In the first, Jesus is talking about people who died too soon. One group was unjustly killed by Pilate. The other died in a freak accident. The question Jesus addresses is, why? Why did those particular people die, and not others? Did they do something to deserve their fate?
We struggle with the same question today. When bad things happen, we look for some explanation, some reason. We want to understand. We want life to make sense.
Last week, I read a newspaper article by a Christian woman on the so-called “prosperity gospel.” The basic idea of the prosperity gospel is that God will give us whatever we ask in faith, including health and wealth.
The prosperity gospel has some truth. God does invite us to pray in faith. God does promise that prayer is powerful and effective. God does offer us abundant life. God sometimes works miracles.
But people can take the prosperity gospel too far. People sometimes imply that faith guarantees a good outcome, that faithful prayers essentially compel God to give us what we ask. And the flip side of the prosperity gospel is the belief that bad outcomes are the result of a lack of faith.
But that is not true. Contrary to the prosperity gospel, bad outcomes are not the result of weak faith. The fact is, God does not offer us any guarantees. Good people sometimes suffer. Bad people sometimes prosper. We want the world to make sense. But that is not how God works.
So, in our gospel reading, Jesus asks, “Do you think that because the Galileans suffered in this way they were worse sinners than all the other Galileans? . . . Or those eighteen who were killed when the tower of Siloam fell on them—do you think they were worse offenders than all the others living in Jerusalem?” Do you think that people always get what they deserve—good or bad, that people always deserve their fate—good or bad?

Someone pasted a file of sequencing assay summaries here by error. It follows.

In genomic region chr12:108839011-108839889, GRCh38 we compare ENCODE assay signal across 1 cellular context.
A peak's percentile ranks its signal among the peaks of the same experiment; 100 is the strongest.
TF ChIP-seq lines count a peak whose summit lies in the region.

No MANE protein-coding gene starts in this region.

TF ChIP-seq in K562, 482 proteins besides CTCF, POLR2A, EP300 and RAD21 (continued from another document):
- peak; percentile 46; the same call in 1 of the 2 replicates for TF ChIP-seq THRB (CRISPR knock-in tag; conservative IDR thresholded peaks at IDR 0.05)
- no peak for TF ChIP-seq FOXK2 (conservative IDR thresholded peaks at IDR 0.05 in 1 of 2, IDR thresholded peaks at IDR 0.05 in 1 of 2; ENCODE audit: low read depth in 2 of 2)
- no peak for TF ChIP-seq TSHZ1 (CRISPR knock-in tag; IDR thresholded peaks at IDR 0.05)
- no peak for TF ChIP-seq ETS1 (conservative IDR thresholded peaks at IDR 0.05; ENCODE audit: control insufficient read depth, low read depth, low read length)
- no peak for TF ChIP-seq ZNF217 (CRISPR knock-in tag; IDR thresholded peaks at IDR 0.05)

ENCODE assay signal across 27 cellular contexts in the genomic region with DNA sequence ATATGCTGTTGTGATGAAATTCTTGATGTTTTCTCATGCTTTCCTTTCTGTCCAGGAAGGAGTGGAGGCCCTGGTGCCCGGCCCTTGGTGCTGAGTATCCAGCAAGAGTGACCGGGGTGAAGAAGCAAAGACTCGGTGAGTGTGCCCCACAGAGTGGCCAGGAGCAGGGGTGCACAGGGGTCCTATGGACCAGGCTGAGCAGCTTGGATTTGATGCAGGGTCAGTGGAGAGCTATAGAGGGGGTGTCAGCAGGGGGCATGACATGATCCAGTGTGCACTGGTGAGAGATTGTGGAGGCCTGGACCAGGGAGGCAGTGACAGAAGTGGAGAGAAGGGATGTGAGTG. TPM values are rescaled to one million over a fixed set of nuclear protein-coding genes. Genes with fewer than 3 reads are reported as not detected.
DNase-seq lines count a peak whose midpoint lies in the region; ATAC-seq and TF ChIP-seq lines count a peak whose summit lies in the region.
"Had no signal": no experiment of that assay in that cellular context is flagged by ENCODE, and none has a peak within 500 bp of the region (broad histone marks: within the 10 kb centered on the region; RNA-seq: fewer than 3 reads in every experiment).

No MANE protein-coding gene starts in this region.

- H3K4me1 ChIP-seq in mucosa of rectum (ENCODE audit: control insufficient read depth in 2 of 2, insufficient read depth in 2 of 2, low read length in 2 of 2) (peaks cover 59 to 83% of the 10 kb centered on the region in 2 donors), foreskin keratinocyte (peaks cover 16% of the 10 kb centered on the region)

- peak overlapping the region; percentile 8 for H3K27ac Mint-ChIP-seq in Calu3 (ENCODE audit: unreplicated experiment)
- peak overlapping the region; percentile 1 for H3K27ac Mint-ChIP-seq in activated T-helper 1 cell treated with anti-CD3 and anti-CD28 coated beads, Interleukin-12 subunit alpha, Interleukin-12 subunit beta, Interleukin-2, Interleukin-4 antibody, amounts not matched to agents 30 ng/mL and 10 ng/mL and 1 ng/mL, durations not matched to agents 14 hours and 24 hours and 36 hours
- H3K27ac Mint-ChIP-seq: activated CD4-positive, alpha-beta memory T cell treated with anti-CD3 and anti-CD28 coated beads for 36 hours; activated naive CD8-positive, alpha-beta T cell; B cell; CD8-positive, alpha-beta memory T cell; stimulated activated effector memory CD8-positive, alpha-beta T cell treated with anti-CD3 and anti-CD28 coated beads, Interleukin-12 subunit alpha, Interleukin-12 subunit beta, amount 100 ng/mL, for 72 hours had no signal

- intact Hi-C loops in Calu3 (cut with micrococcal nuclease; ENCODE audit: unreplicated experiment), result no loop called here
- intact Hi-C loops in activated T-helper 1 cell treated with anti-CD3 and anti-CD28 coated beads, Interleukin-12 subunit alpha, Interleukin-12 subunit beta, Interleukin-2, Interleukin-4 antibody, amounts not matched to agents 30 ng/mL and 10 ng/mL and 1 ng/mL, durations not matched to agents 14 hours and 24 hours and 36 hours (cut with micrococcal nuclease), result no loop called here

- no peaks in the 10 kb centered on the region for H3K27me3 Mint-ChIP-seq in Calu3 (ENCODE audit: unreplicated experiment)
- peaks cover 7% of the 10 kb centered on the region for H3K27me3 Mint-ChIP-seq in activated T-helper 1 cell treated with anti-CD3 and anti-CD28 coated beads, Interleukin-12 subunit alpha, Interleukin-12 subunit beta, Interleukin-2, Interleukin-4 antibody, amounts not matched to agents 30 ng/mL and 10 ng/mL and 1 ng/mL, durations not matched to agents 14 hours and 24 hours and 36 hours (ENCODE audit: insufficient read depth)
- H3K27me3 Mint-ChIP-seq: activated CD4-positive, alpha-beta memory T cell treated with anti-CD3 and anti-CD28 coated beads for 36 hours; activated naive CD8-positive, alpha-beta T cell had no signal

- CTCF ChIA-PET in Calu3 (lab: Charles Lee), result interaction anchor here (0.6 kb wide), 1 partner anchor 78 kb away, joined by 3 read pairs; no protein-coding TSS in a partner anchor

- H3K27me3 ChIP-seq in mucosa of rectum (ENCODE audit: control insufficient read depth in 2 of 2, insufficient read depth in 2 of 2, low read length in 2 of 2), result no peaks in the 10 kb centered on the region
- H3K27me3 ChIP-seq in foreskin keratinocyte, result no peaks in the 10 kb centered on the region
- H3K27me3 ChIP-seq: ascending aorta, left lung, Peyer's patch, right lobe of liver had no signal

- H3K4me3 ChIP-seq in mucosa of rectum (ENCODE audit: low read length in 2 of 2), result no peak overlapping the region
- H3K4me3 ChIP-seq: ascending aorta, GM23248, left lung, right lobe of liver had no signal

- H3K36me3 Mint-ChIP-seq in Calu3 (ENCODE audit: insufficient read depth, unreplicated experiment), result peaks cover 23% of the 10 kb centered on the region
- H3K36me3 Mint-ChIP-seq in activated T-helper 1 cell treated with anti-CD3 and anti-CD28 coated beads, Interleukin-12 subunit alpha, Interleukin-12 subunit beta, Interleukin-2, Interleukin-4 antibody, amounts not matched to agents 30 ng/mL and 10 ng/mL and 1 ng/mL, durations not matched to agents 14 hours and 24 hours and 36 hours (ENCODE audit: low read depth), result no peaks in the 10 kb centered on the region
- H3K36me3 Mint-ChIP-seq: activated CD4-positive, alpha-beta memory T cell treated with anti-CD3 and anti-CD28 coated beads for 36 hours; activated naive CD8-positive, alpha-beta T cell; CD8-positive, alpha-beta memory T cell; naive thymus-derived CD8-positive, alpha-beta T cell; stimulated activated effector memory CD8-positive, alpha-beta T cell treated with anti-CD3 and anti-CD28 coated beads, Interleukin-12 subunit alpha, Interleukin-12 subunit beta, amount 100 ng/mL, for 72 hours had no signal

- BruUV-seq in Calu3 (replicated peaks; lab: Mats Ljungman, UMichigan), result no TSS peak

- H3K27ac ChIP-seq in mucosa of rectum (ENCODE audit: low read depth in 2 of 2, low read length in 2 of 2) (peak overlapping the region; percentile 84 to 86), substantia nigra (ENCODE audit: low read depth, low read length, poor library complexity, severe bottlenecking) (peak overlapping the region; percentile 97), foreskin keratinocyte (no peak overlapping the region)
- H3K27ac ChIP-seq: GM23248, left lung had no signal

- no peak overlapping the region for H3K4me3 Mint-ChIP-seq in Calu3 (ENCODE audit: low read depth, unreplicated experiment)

And Jesus answers, twice, in case we miss it the first time, “No, I tell you.” That is not how the world works. There is no guarantee. Sometimes bad things just happen.
The author of my article knows this all too well. She was recently diagnosed with stage four cancer. She is thirty-five years old and has young children. Unfortunately, we all know people like her, good people who face terrible situations.
And that is scary because it takes away our sense of control.
If everything were always fair, if people always got exactly what they deserve—good or bad—I could be safe. I would just have to be good. But since bad things sometimes happen for no obvious reason, I am at risk. We all are.
Jesus is teaching us a hard truth. We all live with radical uncertainty. We are all living on borrowed time. That is the warning in the first half of our gospel reading.
The second half of our gospel reading is a challenge, with a promise attached. It takes the form of a parable.
A man plants a fig tree, hoping for some figs. But after three years, he has still not seen any fruit, so he decides to cut the tree down. His gardener asks for a little more time. The gardener promises to fertilize the tree, in the hope that the tree might yet produce fruit.
That is the end of the story, and Jesus does not offer an explanation. Like so many of Jesus’ parables, it is a little cryptic.